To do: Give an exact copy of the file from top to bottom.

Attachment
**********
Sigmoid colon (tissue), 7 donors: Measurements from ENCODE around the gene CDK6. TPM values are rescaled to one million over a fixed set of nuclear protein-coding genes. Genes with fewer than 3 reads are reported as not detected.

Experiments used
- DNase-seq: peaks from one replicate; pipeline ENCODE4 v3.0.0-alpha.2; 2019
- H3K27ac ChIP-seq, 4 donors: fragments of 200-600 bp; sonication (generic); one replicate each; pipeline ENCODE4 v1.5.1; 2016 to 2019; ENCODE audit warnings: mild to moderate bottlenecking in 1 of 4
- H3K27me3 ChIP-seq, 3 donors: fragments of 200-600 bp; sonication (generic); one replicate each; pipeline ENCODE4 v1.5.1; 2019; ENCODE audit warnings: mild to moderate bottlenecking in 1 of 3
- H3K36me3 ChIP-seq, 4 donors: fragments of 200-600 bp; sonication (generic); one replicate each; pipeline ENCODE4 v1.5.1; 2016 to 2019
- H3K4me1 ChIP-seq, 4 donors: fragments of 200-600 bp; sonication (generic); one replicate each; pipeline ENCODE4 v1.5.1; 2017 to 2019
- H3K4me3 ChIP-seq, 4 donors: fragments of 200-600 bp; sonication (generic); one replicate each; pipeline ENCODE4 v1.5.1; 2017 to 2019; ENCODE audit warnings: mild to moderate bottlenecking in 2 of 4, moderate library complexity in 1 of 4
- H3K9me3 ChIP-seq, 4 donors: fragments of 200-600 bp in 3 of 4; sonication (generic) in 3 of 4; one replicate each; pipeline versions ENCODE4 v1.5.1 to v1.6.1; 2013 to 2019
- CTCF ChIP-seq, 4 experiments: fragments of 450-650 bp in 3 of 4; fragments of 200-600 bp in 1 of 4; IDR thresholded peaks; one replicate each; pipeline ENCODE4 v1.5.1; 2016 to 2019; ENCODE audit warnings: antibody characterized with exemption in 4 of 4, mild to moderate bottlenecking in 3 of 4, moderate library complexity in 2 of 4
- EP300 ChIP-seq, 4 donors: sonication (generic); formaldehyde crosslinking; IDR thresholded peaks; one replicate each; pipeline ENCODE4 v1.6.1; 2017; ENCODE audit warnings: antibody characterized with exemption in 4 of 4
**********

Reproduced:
Sigmoid colon (tissue), 7 donors: Measurements from ENCODE around the gene CDK6. TPM values are rescaled to one million over a fixed set of nuclear protein-coding genes. Genes with fewer than 3 reads are reported as not detected.

Experiments used
- DNase-seq: peaks from one replicate; pipeline ENCODE4 v3.0.0-alpha.2; 2019
- H3K27ac ChIP-seq, 4 donors: fragments of 200-600 bp; sonication (generic); one replicate each; pipeline ENCODE4 v1.5.1; 2016 to 2019; ENCODE audit warnings: mild to moderate bottlenecking in 1 of 4
- H3K27me3 ChIP-seq, 3 donors: fragments of 200-600 bp; sonication (generic); one replicate each; pipeline ENCODE4 v1.5.1; 2019; ENCODE audit warnings: mild to moderate bottlenecking in 1 of 3
- H3K36me3 ChIP-seq, 4 donors: fragments of 200-600 bp; sonication (generic); one replicate each; pipeline ENCODE4 v1.5.1; 2016 to 2019
- H3K4me1 ChIP-seq, 4 donors: fragments of 200-600 bp; sonication (generic); one replicate each; pipeline ENCODE4 v1.5.1; 2017 to 2019
- H3K4me3 ChIP-seq, 4 donors: fragments of 200-600 bp; sonication (generic); one replicate each; pipeline ENCODE4 v1.5.1; 2017 to 2019; ENCODE audit warnings: mild to moderate bottlenecking in 2 of 4, moderate library complexity in 1 of 4
- H3K9me3 ChIP-seq, 4 donors: fragments of 200-600 bp in 3 of 4; sonication (generic) in 3 of 4; one replicate each; pipeline versions ENCODE4 v1.5.1 to v1.6.1; 2013 to 2019
- CTCF ChIP-seq, 4 experiments: fragments of 450-650 bp in 3 of 4; fragments of 200-600 bp in 1 of 4; IDR thresholded peaks; one replicate each; pipeline ENCODE4 v1.5.1; 2016 to 2019; ENCODE audit warnings: antibody characterized with exemption in 4 of 4, mild to moderate bottlenecking in 3 of 4, moderate library complexity in 2 of 4
- EP300 ChIP-seq, 4 donors: sonication (generic); formaldehyde crosslinking; IDR thresholded peaks; one replicate each; pipeline ENCODE4 v1.6.1; 2017; ENCODE audit warnings: antibody characterized with exemption in 4 of 4